All of the founders of the company, and all key staff, have a common recent history and know the strengths that a dedicated, highly flexible and responsive team can bring to any project. Not only in conventional towed streamer surveys, but also with complex projects that involve feasibility studies, front-end engineering and bespoke equipment design and processes - projects such as permanent seismic array installation, deep water OBC surveys, and one-off shallow water and source vessel rigging.

    Our range of proprietary and non-exclusive Multi-client services includes long offset 2D, high capacity 3D, 4D, Multi-azimuth and Wide-azimuth data acquired with highly specified vessels and the latest seismic equipment. We are also a full service permanent 4D acquisition provider and will, through a number of strategic alliances, bring new technologies to market to further accelerate and de-risk the replenishment of our clients' reserves. - Website






    You can view the fleet here.

    You can also see photos of the inside of the GEOWAVE MASTER taken by 'Colin' and posted to Picasa here including this one of the server space:

    "loads of computers, 18Tb is just for us, all the kits uses about 2.5GW of power (ish)"

    You could say that the data collected is the cargo.

    This Weeks Items:

    I receive an Honorable Discharge from the US Navy.

    Eagle Speak has "Capturing real live pirates and how they whine" covering the capture of two Sea Shepherd pirates by a Japanese whaling vessel. (Eagle Speak promises to publish his weekly series Sunday Ship History later today, so check out his homepage for updates. You should be doing that anyway, since he covers maritime issues all week long.)

    The Nelson Mail (NZ) has "Maritime law may be on the whalers' side"

    Seems that I am not the only one to notice that shipping has been taking a real beating so far this year. Robin Storm posts about it in "January 2008 A Interesting Start to the Maritime New Year!"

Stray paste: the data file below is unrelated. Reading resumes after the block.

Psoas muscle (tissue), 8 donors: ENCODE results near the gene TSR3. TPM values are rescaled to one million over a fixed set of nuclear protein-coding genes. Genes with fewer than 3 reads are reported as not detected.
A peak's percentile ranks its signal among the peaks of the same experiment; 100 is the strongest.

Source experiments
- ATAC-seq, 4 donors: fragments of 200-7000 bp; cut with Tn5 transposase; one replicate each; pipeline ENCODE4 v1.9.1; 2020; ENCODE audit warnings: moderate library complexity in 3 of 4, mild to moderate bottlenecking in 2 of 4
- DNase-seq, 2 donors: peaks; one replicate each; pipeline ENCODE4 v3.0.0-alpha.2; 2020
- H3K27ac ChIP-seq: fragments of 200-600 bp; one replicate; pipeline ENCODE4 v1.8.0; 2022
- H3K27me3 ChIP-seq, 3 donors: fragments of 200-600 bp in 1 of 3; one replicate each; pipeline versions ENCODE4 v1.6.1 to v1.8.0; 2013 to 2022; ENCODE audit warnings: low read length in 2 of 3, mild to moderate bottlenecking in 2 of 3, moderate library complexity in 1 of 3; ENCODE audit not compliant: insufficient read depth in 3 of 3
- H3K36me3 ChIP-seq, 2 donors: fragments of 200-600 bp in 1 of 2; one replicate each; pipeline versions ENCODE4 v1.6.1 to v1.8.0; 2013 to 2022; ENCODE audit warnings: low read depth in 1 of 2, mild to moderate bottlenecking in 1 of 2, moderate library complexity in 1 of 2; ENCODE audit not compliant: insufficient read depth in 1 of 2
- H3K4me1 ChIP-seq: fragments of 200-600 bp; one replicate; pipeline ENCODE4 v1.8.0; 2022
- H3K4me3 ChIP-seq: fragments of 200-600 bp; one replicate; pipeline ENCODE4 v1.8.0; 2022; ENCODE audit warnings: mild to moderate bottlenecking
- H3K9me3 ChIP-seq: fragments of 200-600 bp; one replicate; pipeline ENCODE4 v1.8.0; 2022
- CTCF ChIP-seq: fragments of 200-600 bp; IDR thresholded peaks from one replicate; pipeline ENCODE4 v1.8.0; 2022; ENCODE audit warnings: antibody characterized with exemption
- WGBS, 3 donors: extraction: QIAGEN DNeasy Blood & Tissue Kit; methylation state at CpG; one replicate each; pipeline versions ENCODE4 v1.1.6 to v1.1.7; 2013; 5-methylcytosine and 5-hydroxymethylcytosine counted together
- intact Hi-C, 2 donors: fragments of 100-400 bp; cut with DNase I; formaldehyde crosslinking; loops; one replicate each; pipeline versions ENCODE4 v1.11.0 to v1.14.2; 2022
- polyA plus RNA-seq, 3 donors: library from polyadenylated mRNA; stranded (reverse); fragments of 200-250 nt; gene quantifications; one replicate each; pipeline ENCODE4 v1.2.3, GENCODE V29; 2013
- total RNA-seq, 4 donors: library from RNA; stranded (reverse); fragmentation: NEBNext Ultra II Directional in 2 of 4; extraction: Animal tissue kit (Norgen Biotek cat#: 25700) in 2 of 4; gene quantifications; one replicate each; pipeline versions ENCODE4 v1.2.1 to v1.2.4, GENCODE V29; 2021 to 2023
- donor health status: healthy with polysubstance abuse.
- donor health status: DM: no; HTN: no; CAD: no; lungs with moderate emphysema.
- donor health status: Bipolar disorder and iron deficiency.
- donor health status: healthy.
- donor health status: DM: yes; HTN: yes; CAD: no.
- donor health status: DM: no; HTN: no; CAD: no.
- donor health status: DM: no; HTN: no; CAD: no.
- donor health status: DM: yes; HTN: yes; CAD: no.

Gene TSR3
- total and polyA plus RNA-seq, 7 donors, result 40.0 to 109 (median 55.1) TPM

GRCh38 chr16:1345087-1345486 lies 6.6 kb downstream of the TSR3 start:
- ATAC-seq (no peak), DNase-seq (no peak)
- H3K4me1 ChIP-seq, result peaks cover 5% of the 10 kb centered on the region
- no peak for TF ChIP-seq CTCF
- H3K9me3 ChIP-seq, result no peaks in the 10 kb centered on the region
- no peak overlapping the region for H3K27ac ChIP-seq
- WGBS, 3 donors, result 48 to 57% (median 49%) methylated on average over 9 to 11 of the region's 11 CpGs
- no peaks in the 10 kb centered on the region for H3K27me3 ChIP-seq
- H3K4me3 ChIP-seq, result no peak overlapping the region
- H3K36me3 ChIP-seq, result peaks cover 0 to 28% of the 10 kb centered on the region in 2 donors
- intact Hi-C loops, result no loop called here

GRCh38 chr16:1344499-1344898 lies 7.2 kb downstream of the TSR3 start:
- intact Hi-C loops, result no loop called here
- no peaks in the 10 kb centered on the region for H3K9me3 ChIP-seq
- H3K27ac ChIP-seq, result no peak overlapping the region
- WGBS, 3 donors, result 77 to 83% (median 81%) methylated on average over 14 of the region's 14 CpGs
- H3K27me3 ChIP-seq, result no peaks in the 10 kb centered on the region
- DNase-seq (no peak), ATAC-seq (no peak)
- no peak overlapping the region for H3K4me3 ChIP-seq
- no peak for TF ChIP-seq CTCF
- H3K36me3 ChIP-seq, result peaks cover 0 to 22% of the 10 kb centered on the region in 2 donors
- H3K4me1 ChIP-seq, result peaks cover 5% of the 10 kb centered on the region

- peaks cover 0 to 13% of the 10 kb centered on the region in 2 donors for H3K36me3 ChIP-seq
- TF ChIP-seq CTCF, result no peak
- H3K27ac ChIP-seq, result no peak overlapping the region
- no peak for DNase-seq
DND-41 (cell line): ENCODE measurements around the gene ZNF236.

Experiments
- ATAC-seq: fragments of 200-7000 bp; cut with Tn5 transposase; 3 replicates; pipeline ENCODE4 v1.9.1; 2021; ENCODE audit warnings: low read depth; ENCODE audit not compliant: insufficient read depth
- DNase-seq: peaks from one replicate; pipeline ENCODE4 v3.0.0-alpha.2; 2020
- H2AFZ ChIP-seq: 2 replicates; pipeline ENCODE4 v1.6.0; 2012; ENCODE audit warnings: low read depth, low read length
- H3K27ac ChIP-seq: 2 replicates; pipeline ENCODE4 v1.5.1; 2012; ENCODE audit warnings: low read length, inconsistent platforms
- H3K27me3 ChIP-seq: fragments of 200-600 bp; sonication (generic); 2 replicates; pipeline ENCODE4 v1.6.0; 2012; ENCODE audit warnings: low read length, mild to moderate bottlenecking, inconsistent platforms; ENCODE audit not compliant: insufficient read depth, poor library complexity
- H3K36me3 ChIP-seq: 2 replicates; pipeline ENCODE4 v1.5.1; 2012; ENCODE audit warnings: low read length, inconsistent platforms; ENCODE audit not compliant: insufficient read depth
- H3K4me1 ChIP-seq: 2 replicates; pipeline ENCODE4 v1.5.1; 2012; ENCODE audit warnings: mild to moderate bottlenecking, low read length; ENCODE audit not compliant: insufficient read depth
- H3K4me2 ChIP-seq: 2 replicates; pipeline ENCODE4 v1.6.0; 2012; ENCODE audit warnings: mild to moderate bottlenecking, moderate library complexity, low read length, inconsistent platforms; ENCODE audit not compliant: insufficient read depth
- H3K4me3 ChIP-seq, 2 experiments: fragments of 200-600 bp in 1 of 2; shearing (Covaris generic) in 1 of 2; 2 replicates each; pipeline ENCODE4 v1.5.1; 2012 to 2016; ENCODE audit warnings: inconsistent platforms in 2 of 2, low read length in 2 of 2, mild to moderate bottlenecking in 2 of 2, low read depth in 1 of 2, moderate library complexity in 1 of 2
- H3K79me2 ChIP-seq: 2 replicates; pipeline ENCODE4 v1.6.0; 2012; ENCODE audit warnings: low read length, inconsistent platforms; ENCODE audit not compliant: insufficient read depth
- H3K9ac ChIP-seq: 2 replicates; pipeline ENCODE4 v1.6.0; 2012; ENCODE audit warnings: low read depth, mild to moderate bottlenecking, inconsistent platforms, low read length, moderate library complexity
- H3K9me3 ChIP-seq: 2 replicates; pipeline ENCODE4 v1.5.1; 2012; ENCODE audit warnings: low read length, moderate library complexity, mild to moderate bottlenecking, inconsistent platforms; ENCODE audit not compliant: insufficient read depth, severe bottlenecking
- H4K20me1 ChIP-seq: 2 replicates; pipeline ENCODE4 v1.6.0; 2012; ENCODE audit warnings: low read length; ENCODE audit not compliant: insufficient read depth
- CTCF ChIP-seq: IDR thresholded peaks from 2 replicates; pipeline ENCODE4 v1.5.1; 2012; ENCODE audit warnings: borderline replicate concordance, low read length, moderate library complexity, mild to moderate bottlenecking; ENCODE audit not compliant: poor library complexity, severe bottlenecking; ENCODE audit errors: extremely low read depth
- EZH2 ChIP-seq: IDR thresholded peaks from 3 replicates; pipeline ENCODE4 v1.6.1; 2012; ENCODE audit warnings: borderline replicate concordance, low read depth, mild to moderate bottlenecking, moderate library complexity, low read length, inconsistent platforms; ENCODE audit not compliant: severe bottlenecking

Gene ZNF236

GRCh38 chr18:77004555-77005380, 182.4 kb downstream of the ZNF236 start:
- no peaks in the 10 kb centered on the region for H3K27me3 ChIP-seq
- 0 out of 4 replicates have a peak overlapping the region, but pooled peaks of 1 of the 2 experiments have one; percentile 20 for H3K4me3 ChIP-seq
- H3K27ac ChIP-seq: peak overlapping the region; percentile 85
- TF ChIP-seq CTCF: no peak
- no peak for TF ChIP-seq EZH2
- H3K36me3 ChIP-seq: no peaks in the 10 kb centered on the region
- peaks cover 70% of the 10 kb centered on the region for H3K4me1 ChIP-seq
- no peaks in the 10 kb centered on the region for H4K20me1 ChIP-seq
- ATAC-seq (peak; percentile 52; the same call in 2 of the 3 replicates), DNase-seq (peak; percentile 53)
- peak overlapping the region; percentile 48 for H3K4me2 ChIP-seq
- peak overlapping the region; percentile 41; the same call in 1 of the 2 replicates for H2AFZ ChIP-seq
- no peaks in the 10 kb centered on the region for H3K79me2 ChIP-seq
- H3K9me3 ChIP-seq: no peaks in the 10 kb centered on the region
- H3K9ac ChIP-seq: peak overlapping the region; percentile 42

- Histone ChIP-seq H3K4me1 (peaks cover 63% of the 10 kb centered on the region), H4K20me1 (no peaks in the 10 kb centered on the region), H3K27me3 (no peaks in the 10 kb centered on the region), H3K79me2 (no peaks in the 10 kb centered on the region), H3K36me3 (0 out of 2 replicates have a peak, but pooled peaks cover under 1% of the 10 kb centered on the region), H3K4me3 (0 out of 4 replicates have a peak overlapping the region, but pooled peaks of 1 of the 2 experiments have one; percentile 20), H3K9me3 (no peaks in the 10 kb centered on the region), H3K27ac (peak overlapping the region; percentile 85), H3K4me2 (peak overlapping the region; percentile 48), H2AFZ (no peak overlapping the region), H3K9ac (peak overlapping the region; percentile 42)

Chaotic Synaptic Activity has for his weekly series Monday Maritime Matters the WWII contributions of the Manitowoc Shipbuilding Company located on the Great Lakes, covering the problems they faced from building submarines with no previous experience to the long journey to get them to the open sea once completed.

    gCaptain has the amazing post "Windoc Incident - Story Behind YouTube’s Most Chilling Video". You saw the video, now get the story.

    gCaptain also has the news of a contest to name Royal Caribbean's first Genesis-Class cruiseship, which when launched will by far be the world's largest.

    Tugster has no less than five posts full of photos covering the PEKING Drydocking. He even managed to get aboard during the return voyage to South Street Seaport. So go to his homepage and scroll through the related posts.

    Sea * Fever has more on the PEKING in "The return of the (Pe)King". He also has posted the 'second part of Irving Johnson’s amazing video Round the Horn on Peking'. The first part he posted here. This is a video of extremes. Not only is there some truly classic crazy sailing footage, but it also seems to draw out the extremes in men and women. The men who really enjoy watching it and the women who see it as boring.

    The Horse's Mouth has photos of the ICE PRINCE sinking in a post titled "See You Later Alligator." The crew managed to safely abandon ship well before she went down.

    SAILORS, MARINERS & WARRIORS LEAGUE has this week's must read for anyone who either wants to attempt a solo Atlantic crossing or anyone who doesn't think that boat insurance is important in "Sailor Sends Mayday To His Local Bar". Actually, just go and read it. This story has a little something for everyone, especially if you think your having a bad day. It is Monday, isn't it?

    Maritime Accident Casebook has "Cargo Ship Sinks Off Philippines"

    The Pilot Boat covers an engine casualty on the MT NEW VISION in "Places of Refuge"